An easier way would be to purchase stable live plants that are ready for you to transplant!
During early spring or even up to late spring, you can divide or transplant your bleeding heart. Another best time to do this is during the fall after the foliage dies back.
The bleeding heart best thrives in zones 3-9. That said, if you live in warmer southern zones, find a spot that has partial shade to full shade. Make sure it’s a cool location, too!
For those farther north, your old-fashioned bleeding heart can be planted in partial shade to full sun! Whichever from zones 3-9 you are in, remember that the bleeding heart cannot stand in waterlogged soils.
Before planting the bleeding heart, work in some compost. Plant seeds one-half inches deep. Keep a moist soil until the sight of the first frost. The bleeding hearts are capable of self-sowing if the seed pods are allowed to open while on the plants.
If you bought or got your bleeding heart as a root stock or divided plant, place them in your ground with the roots pointed down. Avoid planting too deeply, doing this will hinder flowers from growing and blooming.
To see them grow to mature size, give them a space of at least 2 feet apart. Always water well.
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Care Guide for Bleeding Hearts Plant
For the bleeding heart, it’s all about the location. You need to provide the best spot, away from the heat of summer for the bleeding heart to thrive and survive. You also need to protect the bleeding heart plant from strong winds because of how delicate its green foliage is.
Having said all that, the bleeding heart is still a fairly easy plant to grow. Plan your garden around this knowledge and you will enjoy flowers from the bleeding heart and then other flowers throughout the season.
I suggest planting bleeding hearts with some late-emerging plants such as the coral bells and monkshood. This way, when your bleeding heart dies back, you will have other beautiful blooms to color your garden.
Let’s take a look at all the requirements the lamprocapnos spectabilis needs to beautify your garden.
Bleeding Heart Light Requirements:
As we’ve mentioned the bleeding heart’s sensitivity, the best light you can give it is under part shade. Because this plant can bloom in the early days of spring, the most ideal spot for the bleeding heart is near a deciduous tree. These decadent trees can provide the needed protection of the summer sun, at the end of the growing season, the leaves ‘fall’. When your bleeding heart is just growing, the tree’s leaves aren’t fully out yet. That’s a good pairing if you have these trees in your garden.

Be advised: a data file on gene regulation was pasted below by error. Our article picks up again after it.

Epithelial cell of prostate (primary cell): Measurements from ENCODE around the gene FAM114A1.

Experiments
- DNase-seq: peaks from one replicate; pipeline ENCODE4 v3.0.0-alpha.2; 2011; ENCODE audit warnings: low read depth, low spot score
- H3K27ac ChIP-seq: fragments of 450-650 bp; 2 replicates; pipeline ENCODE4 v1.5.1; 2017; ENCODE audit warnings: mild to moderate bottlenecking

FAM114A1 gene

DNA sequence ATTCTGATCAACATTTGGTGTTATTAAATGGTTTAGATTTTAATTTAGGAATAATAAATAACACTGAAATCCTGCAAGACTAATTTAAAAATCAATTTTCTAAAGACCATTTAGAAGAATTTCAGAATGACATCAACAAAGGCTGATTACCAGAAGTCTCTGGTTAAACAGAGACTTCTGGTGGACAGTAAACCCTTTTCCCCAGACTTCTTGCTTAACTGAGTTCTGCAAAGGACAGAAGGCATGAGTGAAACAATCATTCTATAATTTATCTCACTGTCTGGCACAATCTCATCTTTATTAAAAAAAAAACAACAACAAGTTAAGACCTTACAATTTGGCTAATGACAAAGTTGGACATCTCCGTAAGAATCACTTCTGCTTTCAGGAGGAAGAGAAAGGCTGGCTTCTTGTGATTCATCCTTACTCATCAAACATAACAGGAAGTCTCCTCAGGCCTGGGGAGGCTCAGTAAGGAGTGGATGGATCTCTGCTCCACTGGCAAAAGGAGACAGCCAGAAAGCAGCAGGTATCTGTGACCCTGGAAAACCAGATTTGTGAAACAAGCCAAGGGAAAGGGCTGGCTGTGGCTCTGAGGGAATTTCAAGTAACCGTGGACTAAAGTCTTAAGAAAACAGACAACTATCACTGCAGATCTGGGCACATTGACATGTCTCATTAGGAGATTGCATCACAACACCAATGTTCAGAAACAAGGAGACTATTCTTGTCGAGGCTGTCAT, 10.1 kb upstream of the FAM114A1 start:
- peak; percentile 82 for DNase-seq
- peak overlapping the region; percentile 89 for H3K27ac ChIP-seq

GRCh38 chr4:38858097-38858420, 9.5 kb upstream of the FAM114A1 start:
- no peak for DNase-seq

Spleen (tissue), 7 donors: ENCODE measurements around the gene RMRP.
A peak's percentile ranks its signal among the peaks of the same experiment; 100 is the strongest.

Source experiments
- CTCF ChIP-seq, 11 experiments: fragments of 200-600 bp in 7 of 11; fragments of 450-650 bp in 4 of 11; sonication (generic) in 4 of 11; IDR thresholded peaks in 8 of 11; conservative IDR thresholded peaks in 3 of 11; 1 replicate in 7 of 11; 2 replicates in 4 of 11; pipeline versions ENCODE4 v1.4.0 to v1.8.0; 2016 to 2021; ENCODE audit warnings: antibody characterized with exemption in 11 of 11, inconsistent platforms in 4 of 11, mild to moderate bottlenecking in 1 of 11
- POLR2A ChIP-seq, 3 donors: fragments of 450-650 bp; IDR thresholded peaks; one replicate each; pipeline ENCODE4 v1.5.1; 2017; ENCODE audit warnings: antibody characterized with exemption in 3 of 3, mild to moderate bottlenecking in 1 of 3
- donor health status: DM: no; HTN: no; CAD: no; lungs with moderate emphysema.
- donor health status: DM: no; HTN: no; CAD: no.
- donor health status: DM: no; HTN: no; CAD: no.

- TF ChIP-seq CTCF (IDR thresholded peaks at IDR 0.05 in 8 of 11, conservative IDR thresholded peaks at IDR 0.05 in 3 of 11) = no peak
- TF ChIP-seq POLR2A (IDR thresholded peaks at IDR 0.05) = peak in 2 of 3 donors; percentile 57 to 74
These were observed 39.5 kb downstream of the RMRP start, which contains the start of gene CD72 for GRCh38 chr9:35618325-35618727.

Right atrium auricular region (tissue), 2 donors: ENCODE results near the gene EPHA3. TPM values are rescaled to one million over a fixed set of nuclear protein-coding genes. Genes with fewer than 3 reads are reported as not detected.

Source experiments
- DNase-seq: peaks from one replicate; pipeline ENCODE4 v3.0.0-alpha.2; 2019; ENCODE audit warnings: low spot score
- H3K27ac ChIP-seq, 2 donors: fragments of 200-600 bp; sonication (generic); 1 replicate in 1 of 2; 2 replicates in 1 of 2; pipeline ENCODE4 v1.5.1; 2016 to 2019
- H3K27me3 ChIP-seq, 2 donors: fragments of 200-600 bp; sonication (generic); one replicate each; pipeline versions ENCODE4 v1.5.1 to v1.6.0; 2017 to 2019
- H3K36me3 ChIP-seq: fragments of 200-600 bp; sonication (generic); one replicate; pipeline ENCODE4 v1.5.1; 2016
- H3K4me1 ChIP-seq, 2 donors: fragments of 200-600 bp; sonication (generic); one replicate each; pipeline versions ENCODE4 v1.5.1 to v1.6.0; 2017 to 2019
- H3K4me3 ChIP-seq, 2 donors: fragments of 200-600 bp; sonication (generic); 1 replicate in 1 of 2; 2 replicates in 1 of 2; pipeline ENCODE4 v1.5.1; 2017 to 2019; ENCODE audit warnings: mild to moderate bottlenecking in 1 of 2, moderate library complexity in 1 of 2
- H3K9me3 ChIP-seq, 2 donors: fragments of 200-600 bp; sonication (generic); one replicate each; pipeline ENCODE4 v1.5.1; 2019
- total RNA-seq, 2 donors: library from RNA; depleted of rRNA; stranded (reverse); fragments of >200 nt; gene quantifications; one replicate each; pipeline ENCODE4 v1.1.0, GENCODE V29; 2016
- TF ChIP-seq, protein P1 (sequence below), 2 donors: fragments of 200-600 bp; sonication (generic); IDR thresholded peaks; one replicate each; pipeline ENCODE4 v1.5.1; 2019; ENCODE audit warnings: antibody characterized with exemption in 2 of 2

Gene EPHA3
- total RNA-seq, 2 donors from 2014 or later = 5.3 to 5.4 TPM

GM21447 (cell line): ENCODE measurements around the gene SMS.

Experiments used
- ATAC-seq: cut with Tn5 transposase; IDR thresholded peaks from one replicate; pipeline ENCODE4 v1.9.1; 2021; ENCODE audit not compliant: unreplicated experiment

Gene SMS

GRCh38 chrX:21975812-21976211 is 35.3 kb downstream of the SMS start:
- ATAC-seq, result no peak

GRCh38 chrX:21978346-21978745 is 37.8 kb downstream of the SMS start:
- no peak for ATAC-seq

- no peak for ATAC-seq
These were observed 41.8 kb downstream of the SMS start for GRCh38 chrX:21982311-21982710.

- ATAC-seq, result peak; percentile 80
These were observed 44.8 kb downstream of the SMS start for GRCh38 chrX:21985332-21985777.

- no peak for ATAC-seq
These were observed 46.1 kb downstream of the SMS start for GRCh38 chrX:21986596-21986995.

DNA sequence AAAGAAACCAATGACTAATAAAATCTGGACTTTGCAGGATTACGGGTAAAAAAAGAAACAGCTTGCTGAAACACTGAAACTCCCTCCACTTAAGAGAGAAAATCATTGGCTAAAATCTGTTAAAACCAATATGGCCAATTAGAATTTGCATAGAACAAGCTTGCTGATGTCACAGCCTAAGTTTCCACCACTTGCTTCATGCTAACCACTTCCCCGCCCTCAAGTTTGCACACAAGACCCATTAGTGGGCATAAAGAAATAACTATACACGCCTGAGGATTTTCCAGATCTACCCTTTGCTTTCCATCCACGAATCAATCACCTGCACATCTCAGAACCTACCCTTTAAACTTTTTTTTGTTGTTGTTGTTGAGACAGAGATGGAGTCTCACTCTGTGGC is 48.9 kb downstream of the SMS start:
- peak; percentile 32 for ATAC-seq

For a healthy bleeding heart in your garden, ensure that you have moist soil, with plenty of organic matter. The bleeding heart isn’t fussy about soil pH levels as other plants, just ensure that you work in organic matter over the existing soil.
Because the bleeding heart is native to woodland areas, treat it as a woodland plant. Keep the soil moist, watering it frequently throughout the summer, especially during the warmer days. The bleeding heart sometimes goes dormant. They can disappear only to come back during the fall or next spring. Mark the spot and continue to water keeping the soil moist.
Temperature and Humidity Requirements:
Your old-fashioned bleeding heart can withstand high humidity. If you notice it start to turn yellow as the summer gets hotter, that’s a normal reaction of the plant. The bleeding heart is simply storing all of its energy for the coming winter.
Feeding isn’t necessary depending on the quality of your soil. For most bleeding hearts, a rich, organic soil that gets amended every year needs no feeding.
Pruning and Maintenance:
The dicentra spectabilis or L. spectabilis varieties die back in the midst of sweltering summer. You can expect to see them again by the days of spring.
Some gardeners, especially those who keep the woodland setting in their garden close to the real deal, like to leave the foliage of the bleeding hearts as long as they can do. They’ll let the dead leaves accumulate in the ground. That’s up to you!